Much heat is wasted from uninsulated pipes. Picture this. You heat up the water for a nice shower but get called back to work. Not only don’t you get that long-awaited shower you were looking forward to. But the water in those pipes also grows ice cold by the time you get home. That’s a lot of wasted energy on the part of your heating system. You can reduce so much of that heat and energy loss by insulating your hot water pipe. As a nice extra, you’ll get hot and warm water to your faucet faster too.
5. Insulate the attic
Would you leave the front door open for weeks at a time (ever, but particularly) during the winter? Of course not. Yet so many homeowners leave a much larger gap in their barrier to the outside world and its elements. The attic is a huge open door that allows cold air to rush in constantly and unobstructedly. One of the biggest ways to reduce heat loss and, therefore, the amount of work your heating system has to do, is to insulate the attic. Use a minimum of R-38 insulation (10”-14” deep) to keep your heater’s warmth from leaking out.
6. Reverse the direction of your ceiling fans
Here’s a fun one that’s also super easy and won’t cost you a thing. Bet you never thought of turning on the fan in the middle of the winter. In fact, fans can be used to warm up your home and create a more pleasant atmosphere even in the colder months. By reversing the fan blade directions, you push warm air that’s trapped at the ceiling (remember, hot air rises) back down to the floor where you can enjoy it. This makes your heating system’s work that much easier.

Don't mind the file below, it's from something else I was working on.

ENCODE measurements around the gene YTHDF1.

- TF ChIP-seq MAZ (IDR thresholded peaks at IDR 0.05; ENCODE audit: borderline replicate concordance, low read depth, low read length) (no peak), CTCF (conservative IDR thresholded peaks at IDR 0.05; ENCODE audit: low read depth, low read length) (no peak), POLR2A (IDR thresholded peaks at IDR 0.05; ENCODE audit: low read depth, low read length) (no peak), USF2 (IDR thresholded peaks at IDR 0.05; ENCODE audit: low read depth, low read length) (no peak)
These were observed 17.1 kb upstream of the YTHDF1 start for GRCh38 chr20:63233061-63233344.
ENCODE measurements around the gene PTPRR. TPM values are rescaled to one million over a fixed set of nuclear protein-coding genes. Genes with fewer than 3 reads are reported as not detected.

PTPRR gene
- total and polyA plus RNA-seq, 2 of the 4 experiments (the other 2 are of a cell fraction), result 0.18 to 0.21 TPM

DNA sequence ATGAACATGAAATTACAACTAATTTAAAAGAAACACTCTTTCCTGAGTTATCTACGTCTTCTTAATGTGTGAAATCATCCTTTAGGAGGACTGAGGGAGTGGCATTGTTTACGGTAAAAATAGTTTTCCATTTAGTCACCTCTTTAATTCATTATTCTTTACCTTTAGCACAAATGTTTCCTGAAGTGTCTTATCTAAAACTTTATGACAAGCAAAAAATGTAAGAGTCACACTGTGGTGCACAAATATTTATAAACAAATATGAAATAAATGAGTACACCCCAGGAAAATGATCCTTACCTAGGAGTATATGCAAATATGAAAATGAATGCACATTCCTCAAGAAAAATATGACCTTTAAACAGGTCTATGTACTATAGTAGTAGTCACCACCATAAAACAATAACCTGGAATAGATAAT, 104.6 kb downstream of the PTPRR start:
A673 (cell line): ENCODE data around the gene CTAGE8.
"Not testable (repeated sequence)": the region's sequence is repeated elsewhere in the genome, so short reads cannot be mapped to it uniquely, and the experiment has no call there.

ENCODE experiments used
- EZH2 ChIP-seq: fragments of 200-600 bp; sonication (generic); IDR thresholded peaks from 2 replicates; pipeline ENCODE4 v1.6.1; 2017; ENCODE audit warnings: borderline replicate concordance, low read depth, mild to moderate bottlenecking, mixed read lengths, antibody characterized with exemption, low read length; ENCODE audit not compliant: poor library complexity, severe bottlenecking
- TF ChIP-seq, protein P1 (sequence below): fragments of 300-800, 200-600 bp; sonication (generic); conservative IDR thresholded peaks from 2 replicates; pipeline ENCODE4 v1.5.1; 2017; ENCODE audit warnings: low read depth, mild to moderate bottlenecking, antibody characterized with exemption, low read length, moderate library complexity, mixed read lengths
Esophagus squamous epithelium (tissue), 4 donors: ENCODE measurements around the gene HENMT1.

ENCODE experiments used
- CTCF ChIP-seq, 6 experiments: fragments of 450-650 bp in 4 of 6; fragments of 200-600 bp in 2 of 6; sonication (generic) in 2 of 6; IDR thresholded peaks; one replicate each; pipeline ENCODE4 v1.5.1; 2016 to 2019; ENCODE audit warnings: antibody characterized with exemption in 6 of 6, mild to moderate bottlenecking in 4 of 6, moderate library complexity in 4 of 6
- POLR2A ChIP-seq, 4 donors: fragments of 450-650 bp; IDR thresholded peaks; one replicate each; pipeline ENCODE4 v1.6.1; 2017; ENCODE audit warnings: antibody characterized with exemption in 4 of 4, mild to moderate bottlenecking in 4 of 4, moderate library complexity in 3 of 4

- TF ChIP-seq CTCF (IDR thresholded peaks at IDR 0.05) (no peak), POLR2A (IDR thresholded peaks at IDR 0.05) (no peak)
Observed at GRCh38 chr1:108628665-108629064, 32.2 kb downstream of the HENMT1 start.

7. Replace worn-out weather stripping
Doors come with weather stripping to keep out the elements and any unwanted critters. Unfortunately, this thin rubber strip doesn’t last forever. Fortunately, weatherstripping is fairly cheap and easy to replace. Go around your home, check for torn, crumbling, loose, or missing stripping. You can also install a door sweep at the bottom of the door to prevent drafts.
8. Choose the right window treatments
Another fun one, although this one might be a little more costly than the fan reversal. But if you enjoy changing up your decor, then you might want to look into winter-friendly window treatments. From insulated blinds to thick drapes with quilted cushions, window treatments can help keep warm in and cold air out, the perfect combination for those winter months. And best of all, you get to update your home decor!
9. Upgrade your windows
Windows also let out tons of warm air from your furnace. So it’s worthwhile to invest in replacing your old windows. Insulated glass windows are the best at keeping the heat in, and many windows are made with this upgraded material. If not, it might be good to install storm windows (especially if your area experiences tumultuous weather such as tropical storms, snowstorms, hurricanes, etc. frequently). Storm windows actually go on the outside of your windows, acting as another layer of protection. This is good because it means they can be removed come the summer months should you want to let more air in.
10. Perform maintenance checks regularly
Finally, like all appliances, for optimal performance, have the heating system checked regularly. Have ductwork checked and cleaned, clean out dust from combustion chambers, clear out the blower, check the blower belt, check connections and wires, etc. This may be covered by some maintenance policies you have. Otherwise, it’s worth paying a technician to do the one-off job annually.